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A quick drilling in oil

The Price of Oil is a season of factual dramas on Radio 4. We bring you nine events exploring the history of oil - and the price we've paid for it.

1. ‘Cooking’ creatures

Crude oil is created over millions of years from the remains of microscopic creatures and plants. Covered by successive layers of mud and sand, the organisms slowly ‘cook’ with the rising pressure and temperature and become the treacly, dark substance we recognise as oil.

2. Edwin rocks up

Oil was drilled for the first time in 1859 in Titusville, Pennsylvania. Prospector Edwin Drake arrived in town with a mission to extract the underground oil that had only seeped out of rocks until then. Locals laughed him off as ‘Crazy Drake’, but changed their tune when his success triggered the state’s oil boom.

3. But we shook on it…

Anglo-Persian Oil – later to become BP – found early fortune on the strength of a 1901 handshake with the Shah of Persia that granted it exclusive rights to prospect for crude in the country for 60 years. In 1951, Prime Minister Mossadeq, of what by then had become Iran, fed up that the Brits were raking it in from his country’s resources, nationalised the oil industry and sent British workers packing.

4. OPEC siege

In 1975, Venezuelan militant Illich Ramirez Sanchez (or ‘Carlos the Jackal’ as he was dubbed by British media) led an attack on a meeting of OPEC (Organization of the Petroleum Exporting Countries) ministers in Vienna. Under the name ‘Arm of the Arab Revolution’, the self-styled revolutionaries killed three people and took more than 60 hostages – all later released

5. Field of dreams

North Sea Oil - a key battleground before the Scottish Referendum – turned 40 in 2015. The first of its 43bn barrels of crude was pumped off the north-east coast of Scotland in 1975, prior to which the UK had to import all its supplies. It has swollen treasury coffers by more than £330bn in taxes and employs around 450,000 people, and there are still up to 24bn barrels in untapped reserves.

6. Preserving corpses, painting lips

Ancient civilisations used crude oil to waterproof boats, preserve corpses and for medicinal purposes. The modern population call on crude to do anything from heat our homes and fuel our cars to carpet our floors and colour our lips. It is used to make products ranging from plastic and fertiliser to perfume and bubble gum.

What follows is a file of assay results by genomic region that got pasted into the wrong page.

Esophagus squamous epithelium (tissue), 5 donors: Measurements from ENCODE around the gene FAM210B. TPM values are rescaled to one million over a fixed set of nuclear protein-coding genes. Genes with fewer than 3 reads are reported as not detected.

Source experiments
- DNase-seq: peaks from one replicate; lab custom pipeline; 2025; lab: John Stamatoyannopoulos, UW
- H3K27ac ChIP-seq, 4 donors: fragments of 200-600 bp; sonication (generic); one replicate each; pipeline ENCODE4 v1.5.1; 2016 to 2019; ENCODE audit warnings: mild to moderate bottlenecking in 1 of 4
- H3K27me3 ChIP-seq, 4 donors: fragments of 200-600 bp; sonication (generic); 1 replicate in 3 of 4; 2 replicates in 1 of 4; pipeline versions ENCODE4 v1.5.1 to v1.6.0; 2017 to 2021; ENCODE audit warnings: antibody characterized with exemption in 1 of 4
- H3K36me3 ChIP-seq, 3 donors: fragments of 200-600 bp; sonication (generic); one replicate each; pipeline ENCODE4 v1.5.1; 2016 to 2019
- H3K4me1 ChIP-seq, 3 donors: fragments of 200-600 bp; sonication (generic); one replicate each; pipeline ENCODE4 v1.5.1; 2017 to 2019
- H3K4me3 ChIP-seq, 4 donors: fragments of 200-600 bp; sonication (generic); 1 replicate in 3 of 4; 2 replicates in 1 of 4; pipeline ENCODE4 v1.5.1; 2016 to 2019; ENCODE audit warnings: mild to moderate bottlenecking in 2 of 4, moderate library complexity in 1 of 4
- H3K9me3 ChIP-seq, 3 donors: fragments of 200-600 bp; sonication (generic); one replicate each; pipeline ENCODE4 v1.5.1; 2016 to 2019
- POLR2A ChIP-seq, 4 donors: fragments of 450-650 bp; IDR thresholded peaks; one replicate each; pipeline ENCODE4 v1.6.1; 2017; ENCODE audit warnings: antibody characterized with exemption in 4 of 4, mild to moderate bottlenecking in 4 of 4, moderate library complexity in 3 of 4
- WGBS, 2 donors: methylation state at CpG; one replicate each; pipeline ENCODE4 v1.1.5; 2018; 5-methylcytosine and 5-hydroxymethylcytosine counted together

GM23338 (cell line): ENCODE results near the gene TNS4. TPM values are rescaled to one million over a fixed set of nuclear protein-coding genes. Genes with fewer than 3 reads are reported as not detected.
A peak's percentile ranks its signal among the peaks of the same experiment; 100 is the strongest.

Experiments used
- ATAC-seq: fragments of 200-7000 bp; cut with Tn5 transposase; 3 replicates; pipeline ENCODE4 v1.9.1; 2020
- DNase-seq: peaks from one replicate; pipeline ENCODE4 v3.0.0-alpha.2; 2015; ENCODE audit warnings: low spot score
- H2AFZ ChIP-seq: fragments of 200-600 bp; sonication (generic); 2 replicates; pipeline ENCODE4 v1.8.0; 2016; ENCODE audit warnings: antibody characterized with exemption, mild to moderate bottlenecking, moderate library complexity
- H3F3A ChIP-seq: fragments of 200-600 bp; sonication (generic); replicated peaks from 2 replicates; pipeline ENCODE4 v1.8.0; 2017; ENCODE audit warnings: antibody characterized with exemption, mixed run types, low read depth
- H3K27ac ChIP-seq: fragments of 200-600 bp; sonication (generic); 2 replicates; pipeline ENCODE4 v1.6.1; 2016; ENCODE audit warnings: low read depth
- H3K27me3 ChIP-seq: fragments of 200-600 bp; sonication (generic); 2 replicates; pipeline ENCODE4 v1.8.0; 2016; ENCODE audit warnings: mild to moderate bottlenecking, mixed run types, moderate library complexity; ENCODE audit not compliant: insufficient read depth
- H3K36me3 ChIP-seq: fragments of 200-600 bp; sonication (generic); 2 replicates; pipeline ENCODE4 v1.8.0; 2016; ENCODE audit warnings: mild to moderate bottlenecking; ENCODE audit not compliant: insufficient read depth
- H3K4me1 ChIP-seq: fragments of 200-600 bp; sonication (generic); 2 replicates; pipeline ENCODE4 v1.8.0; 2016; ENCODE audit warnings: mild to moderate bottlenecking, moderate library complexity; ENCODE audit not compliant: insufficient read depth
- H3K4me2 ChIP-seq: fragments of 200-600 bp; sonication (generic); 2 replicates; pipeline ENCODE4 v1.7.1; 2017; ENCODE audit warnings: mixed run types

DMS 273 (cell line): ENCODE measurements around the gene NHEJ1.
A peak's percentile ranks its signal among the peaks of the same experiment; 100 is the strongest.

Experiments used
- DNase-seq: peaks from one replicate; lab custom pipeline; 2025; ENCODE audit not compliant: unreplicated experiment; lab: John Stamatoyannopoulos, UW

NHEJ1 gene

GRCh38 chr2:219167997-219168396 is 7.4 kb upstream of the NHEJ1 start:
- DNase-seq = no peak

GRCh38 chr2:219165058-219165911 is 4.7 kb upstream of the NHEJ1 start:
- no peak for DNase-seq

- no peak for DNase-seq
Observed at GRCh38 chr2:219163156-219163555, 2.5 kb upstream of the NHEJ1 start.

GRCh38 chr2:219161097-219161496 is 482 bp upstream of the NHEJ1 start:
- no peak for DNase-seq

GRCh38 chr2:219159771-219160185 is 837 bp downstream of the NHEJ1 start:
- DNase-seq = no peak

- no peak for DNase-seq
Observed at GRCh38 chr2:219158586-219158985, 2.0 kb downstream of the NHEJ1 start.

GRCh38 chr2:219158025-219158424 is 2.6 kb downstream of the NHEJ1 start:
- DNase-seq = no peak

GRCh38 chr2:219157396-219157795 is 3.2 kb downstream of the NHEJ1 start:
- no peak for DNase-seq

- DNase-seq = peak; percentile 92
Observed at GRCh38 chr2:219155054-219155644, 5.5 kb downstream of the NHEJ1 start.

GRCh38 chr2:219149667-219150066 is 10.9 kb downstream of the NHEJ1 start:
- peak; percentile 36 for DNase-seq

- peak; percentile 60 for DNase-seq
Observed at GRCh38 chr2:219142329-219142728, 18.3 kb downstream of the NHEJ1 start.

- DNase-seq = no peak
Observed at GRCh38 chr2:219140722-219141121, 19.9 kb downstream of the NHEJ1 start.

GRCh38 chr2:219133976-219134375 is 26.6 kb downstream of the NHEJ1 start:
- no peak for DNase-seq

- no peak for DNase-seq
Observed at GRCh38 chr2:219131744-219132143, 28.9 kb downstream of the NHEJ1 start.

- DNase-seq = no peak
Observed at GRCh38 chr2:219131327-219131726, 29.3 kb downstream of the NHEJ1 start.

7. America first

The United States is the world’s largest consumer of oil, guzzling 19m barrels of the stuff every day – most in refined forms like gas and diesel. It produces more oil than any other country – its largest oil field is in Alaska’s Prudhoe Bay from where billions of barrels of oil are piped south every day from the wells discovered in the 1960s. The US also imports the most oil to help satisfy its thirst.

8. Biggest disaster

A 2010 explosion on the BP-leased Deepwater Horizon offshore rig in the Gulf of Mexico caused the biggest oil spill in history, with an estimated 4.9m barrels spewed into the sea. 11 workers died in the disaster, which also threatened wildlife, fishing and tourism in the region. It took five months to complete the sealing of the ruptured well.

9. Dirty dealing

Dirtiest oil deal? Few can challenge JR Ewing, who knowingly sold off his company’s offshore leases in Asia the day before the wells were nationalised, ruining investors. The ruthless Texan oil tycoon was the fictional star of long-running US drama Dallas, of course, with the oil industry providing a colourful backdrop to the Ewing family’s business and personal shenanigans.

The Price of Oil is a season of factual dramas exploring the history of oil - and the price we've paid for it.